Nix The X Essay, Research Paper
Nix The “X”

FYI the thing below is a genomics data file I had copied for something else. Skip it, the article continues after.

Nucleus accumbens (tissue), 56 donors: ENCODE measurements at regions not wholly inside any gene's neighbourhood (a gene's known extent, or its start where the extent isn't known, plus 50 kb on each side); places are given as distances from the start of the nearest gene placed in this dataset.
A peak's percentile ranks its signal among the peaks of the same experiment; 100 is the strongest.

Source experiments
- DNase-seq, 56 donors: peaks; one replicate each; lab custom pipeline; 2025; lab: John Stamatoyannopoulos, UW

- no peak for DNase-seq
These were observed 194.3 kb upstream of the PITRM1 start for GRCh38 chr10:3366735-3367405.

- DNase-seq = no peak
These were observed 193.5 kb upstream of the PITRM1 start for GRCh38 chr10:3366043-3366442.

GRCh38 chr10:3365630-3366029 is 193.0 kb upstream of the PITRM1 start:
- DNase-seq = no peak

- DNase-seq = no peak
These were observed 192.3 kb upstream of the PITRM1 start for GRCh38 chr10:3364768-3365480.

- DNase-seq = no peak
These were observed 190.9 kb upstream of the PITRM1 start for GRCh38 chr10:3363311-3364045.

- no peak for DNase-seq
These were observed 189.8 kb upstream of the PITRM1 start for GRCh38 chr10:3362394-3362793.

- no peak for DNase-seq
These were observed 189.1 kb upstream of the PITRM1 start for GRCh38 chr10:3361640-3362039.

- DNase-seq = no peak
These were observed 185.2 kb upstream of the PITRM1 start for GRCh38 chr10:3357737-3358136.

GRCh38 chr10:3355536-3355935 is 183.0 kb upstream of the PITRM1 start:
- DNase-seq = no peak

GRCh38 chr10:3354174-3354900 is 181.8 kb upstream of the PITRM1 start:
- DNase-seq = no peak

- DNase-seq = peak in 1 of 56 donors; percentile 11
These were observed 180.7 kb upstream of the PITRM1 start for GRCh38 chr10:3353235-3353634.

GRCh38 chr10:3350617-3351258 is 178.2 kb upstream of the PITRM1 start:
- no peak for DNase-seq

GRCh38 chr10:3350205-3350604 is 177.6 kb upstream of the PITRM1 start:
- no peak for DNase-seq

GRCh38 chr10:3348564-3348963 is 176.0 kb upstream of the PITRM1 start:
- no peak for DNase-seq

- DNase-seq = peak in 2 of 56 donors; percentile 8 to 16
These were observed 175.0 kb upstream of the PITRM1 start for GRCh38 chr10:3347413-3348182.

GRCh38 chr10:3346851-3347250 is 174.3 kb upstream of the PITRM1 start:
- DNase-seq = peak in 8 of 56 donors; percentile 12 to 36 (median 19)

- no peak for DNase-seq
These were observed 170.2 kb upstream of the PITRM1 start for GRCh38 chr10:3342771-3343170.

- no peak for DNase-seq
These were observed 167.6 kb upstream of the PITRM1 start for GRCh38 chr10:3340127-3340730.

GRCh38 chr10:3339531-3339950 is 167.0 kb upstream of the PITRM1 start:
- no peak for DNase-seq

There are a variety of terms from which to choose: The Lost Generation, the MTV Generation, Generation PC, Busters, the Information Generation, the Bitter Bunch, the 13th Generation, Generation Next, the Soundbite Generation . . . We have been slapped with more stickers than a Deadhead’s van. For those of us who grew up on MTV, video games, and microwave dinners, these are far from complimentary terms. My generation doesn t deserve the title “Generation X” because it is an incorrect label that boomers gave us without justification. The phrase “Baby Boomer” has a nice ring to it, but “Generation X”, suggests that my generation, those people ages eight-teen to twenty-five, are lost or undefined. According to many analysts and modern philosophers, although we might be the generation that can surf the Internet or program a VCR, we lack the depth or direction to add value to society. Their theory suggests we are lazy, apathetic, and care little about the world and even more notable, we are lost. Why do previous generations enjoy titles such as the World War I Generation and the Baby Boomers, while my generation is known as the lazy, do-nothing, bum-off-our-parents Generation Xers. Many people contend it is because we are slackers and haven t accomplished anything of substance. They also give us the title implying we care nothing of the world around us, and pay no attention to anything that doesn t show up on MTV. These assumptions are wrong for three reasons. Generation X faces more barriers at an earlier age than any generation before us. The people that so quickly labeled our generation took even less time to analyze it, they gave the verdict before they listened to the case. Third, we are politically aware , we are just focused on different issues than our predecessors.